Released this week at Dreamforce is a new command-line interface (CLI) tool for Force.com. This tool is open-sourced and available at http://github.com/heroku/force. This tool lets you quickly interact with the Force.com APIs and opens up interesting opportunities for scripting and automating tasks on Force.com.

Apex code example

You can immediately download the precompiled binaries for the force command-line interface and start using it today:

Simply download the binary and run it from the command-line.

Usage: force <command> [<args>]

Available commands:
   login     Log in to force.com
   logout    Log out from force.com
   whoami    Show information about the active account
   sobject   Manage sobjects
   field     Manage sobject fields
   record    Create, modify, or view records
   export    Export metadata to a local directory
   import    Import metadata from a local directory
   query     Execute a SOQL query
   apex      Execute anonymous Apex code
   version   Display current version
   update    Update to the latest version
   help      Show this help

Run 'force help [command]' for details.

Let’s take a look at a few simple examples.

To start, you need to login so that you are able to execute commands against Force.com.

> force login

When you initiate the login experience the tool will open up your browser so that you can enter your username and password.

Login

Using some internal trickery (you can take a look here to get in on the secret) the browser is able to return the OAuth token to the command-line. Now the command-line is able to make authenticated calls to force.com.

Once logged in, you’re ready to go.

> force whoami | grep Username
Username: wwegner@64demo.com

Just in case you forget.

Let’s create a new object.

> force sobject create MyNewObject Description:string

This creates a new object called MyNewObject with a string field called Description.

You can confirm it is created.

> force sobject list | grep MyNewObject
MyNewObject__c

Okay. So, in addition to these simple commands, you can also run apex code. You will likely not use this by hand all of the time, but this provides a great opportunity for scripting.

Let’s give it a try.

> force apex
MyNewObject__c newObject = new MyNewObject__c();
newObject.Description__c = 'description';
insert newObject;

Now, hit Control-D to submit the code for execution.

>> Executing code...

28.0 APEX_CODE,DEBUG;APEX_PROFILING,INFO
Execute Anonymous: MyNewObject__c newObject = new MyNewObject__c();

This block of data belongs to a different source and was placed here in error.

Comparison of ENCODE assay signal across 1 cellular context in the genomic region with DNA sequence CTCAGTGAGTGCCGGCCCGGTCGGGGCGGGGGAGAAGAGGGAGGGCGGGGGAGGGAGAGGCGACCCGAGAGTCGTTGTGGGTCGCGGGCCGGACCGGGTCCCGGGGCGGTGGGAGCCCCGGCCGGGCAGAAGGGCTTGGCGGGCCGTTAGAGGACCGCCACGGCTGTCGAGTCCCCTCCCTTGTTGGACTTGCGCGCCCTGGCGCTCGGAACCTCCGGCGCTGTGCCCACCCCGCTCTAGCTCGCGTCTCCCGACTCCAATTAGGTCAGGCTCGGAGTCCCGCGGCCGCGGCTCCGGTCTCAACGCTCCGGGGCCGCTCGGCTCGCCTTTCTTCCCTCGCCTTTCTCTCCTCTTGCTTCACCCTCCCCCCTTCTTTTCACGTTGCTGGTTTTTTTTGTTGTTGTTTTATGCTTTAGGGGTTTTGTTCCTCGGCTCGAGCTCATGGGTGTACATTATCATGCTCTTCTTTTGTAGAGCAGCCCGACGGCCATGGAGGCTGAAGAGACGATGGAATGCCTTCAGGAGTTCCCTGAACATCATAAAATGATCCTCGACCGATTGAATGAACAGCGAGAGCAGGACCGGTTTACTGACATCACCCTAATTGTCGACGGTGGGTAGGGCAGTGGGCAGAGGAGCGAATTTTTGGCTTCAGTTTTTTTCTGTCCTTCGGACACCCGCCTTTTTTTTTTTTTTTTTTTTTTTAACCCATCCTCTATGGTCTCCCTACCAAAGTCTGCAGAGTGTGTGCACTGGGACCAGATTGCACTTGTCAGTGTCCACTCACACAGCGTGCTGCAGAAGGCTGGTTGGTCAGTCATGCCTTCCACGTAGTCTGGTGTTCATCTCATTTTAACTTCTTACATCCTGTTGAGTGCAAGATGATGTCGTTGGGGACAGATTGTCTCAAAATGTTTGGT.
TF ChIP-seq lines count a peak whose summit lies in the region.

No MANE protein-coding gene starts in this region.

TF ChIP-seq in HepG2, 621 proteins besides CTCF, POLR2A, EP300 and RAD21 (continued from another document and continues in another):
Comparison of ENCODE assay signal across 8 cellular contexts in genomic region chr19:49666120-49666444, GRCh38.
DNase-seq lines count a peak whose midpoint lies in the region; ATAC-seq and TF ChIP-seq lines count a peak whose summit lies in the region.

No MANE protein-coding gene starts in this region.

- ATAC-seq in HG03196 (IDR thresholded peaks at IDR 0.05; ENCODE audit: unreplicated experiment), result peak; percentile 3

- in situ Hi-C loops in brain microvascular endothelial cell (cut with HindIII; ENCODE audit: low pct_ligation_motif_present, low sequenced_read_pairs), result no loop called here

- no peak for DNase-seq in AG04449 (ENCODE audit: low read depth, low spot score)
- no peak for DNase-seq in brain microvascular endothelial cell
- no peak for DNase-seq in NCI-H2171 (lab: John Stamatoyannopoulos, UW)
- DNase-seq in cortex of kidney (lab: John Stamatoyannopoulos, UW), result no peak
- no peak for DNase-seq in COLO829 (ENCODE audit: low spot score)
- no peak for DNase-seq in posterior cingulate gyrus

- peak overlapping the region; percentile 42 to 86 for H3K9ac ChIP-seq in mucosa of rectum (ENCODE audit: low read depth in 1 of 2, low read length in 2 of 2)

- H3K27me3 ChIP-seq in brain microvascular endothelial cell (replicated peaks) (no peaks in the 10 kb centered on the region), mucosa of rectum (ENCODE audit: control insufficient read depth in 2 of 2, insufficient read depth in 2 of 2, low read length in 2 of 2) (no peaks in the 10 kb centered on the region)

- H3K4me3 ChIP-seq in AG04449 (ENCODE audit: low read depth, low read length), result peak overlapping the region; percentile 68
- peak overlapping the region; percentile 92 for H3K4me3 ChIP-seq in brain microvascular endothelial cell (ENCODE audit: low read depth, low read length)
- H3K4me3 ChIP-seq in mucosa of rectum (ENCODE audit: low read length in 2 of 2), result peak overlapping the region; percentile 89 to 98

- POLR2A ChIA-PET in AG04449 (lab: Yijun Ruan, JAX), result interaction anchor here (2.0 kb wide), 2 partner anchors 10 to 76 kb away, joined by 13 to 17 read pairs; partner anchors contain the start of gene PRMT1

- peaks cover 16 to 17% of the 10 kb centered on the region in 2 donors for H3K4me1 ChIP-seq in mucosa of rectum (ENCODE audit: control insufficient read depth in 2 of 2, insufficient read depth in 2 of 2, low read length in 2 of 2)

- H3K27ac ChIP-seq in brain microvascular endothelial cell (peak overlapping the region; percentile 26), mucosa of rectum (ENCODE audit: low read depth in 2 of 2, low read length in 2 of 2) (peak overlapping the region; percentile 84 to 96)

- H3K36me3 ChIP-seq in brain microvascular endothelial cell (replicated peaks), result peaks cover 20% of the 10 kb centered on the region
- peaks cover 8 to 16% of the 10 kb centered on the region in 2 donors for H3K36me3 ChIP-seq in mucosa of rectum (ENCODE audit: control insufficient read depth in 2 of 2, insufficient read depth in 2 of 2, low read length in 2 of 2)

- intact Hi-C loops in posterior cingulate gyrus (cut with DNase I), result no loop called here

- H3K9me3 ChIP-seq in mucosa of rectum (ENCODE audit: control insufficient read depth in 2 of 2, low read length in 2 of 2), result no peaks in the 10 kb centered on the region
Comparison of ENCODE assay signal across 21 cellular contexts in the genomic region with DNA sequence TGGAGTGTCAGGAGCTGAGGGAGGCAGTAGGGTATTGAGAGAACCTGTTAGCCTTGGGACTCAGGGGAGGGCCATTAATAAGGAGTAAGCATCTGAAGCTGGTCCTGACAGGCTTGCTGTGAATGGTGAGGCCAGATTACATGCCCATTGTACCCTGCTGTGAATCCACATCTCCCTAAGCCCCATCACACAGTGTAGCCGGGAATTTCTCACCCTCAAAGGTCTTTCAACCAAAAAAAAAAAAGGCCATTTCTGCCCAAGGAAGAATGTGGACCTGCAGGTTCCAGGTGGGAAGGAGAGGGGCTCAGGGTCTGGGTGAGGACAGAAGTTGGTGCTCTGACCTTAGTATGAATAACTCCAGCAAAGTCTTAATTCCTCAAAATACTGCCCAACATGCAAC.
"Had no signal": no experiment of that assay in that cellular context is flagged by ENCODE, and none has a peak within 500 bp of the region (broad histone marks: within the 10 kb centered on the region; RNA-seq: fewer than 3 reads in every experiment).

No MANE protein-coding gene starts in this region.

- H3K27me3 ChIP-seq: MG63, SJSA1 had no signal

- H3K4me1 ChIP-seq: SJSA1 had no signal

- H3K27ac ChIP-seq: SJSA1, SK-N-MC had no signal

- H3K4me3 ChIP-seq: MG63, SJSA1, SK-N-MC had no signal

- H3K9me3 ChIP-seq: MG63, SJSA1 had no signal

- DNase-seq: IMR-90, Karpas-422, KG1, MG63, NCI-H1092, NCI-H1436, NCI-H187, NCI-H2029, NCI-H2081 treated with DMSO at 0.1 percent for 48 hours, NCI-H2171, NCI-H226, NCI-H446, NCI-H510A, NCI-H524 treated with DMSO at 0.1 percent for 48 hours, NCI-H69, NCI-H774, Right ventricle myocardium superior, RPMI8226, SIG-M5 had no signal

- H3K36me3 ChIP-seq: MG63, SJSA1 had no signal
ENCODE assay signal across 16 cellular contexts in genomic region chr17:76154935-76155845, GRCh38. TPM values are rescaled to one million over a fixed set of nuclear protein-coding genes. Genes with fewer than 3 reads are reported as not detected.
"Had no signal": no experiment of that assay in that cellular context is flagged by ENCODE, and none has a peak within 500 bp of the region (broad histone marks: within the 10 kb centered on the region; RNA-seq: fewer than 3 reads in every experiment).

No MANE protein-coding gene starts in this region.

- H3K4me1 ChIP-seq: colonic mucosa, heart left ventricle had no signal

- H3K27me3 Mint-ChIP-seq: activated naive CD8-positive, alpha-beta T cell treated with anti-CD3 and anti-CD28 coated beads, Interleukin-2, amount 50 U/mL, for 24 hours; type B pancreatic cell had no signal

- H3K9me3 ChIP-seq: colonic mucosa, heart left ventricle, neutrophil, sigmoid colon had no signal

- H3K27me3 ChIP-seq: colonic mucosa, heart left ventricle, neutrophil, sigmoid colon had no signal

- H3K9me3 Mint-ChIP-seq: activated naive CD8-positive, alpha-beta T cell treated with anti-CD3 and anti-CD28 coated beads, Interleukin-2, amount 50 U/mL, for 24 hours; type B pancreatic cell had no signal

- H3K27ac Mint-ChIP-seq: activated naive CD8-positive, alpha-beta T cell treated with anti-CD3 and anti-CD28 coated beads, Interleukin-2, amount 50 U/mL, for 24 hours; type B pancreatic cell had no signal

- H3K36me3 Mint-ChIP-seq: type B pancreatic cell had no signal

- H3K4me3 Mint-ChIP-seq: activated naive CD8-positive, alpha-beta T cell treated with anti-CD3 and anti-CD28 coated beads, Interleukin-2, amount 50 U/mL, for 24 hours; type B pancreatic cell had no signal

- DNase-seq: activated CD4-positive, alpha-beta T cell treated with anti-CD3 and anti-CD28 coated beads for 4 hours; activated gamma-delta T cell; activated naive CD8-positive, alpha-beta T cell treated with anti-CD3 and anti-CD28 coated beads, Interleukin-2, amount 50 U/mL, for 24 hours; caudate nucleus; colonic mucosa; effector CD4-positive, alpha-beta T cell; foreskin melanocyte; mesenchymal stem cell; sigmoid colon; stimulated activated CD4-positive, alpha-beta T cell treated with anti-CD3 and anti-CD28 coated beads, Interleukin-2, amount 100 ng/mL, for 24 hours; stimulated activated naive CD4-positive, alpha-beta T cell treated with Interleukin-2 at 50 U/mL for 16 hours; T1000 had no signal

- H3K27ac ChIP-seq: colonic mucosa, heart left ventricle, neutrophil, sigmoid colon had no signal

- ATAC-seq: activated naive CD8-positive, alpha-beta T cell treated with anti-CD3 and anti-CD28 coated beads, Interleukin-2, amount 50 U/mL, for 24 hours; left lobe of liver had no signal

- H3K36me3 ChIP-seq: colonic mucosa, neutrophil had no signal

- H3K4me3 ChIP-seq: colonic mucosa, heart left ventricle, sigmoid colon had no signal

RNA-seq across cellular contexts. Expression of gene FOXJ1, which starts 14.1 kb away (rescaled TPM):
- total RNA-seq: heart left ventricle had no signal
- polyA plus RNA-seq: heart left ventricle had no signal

Execute Anonymous: newObject.Description__c = 'description';
Execute Anonymous: insert newObject;
08:34:11.084 (84957822)|EXECUTION_STARTED
08:34:11.084 (84970827)|CODE_UNIT_STARTED|[EXTERNAL]|execute_anonymous_apex
08:34:11.300 (223609040)|CUMULATIVE_LIMIT_USAGE
08:34:11.300|LIMIT_USAGE_FOR_NS|(default)|
  Number of SOQL queries: 0 out of 100
  Number of query rows: 0 out of 50000
  Number of SOSL queries: 0 out of 20
  Number of DML statements: 1 out of 150
  Number of DML rows: 1 out of 10000
  Number of code statements: 3 out of 200000
  Maximum CPU time: 0 out of 10000
  Maximum heap size: 0 out of 6000000
  Number of callouts: 0 out of 10
  Number of Email Invocations: 0 out of 10
  Number of fields describes: 0 out of 100
  Number of record type describes: 0 out of 100
  Number of child relationships describes: 0 out of 100
  Number of picklist describes: 0 out of 100
  Number of future calls: 0 out of 10

08:34:11.300|CUMULATIVE_LIMIT_USAGE_END

08:34:11.223 (223678184)|CODE_UNIT_FINISHED|execute_anonymous_apex
08:34:11.223 (223688365)|EXECUTION_FINISHED

Pretty fantastic. The possibilities are almost endless.

Now, if you really want to have some fun, you can fork the fork the heroku/github repository and start to extend the command-line interface itself! Let me show you how to quickly get started.

The force command-line interface is built using the Go programming language. Go is a fun C-derived language originally created at Google. There’s a good book called An Introduction to Programming in Go that provides a good overview of the language.

In order to build the source make sure you have the following setup.

  • The Go language runtime. Download and install this tool. Make sure you can execute it from the command-line (i.e. it’s in your path).

  • Git and Mercurial. The force command-line Go package has dependencies on packages that are hosted on Github and Bitbucket.

Go uses packages for builds so that it’s easier to manage dependencies.

The first step is to create and set your GOPATH - this is where go will place packages you get later on. I have mine set simply:

> echo $GOPATH
/Users/wwegner/go

Ideally you should add this to your ~/.bash_profile but you can also quickly set it by typing:

export GOPATH="/Users/wwegner/go"

Once you have set the GOPATH you can grab the Go package for the force command-line interface.

> go get -u github.com/heroku/force

When this finishes you’ll find you have three folders in your go folder.

Go folder

If you explore these folders you’ll find that they include all the dependences you need in order to successfully build and install the force command-line tool locally.

Fantastic.

Now, clone your forked heroku/force repository so that you have the bits pulled down locally. Browse to the folder and type the following:

> go build

Since you have your GOPATH setup correctly you will find that this will create a force binary in your local directory. You can easily run it.

> ./force login

And you’re all set! Now, you can start to update the *.go files, build a new binary, and away you go.

Hopefully you’ve found this a useful introduction to the force command-line interface. I’m sure we’ll find more ways to benefit from this tool over time!